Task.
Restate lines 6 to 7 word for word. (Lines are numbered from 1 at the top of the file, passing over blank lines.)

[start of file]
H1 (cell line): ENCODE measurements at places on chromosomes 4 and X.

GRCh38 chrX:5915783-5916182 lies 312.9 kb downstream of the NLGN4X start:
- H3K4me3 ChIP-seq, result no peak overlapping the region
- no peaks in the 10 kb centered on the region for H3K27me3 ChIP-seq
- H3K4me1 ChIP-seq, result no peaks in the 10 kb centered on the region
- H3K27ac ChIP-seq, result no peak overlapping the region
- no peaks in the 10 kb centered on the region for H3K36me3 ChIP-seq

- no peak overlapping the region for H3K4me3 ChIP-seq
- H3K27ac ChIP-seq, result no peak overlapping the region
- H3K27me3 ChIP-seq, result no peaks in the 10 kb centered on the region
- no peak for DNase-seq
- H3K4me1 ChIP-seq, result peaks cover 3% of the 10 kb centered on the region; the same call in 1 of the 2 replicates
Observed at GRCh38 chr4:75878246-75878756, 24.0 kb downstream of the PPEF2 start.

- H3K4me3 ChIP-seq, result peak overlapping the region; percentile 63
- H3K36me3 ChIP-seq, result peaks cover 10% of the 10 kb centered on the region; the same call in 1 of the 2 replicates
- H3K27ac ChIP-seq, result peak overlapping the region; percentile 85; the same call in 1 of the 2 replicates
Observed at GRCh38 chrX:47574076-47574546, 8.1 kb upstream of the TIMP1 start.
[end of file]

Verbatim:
- H3K27ac ChIP-seq, result no peak overlapping the region
- no peaks in the 10 kb centered on the region for H3K36me3 ChIP-seq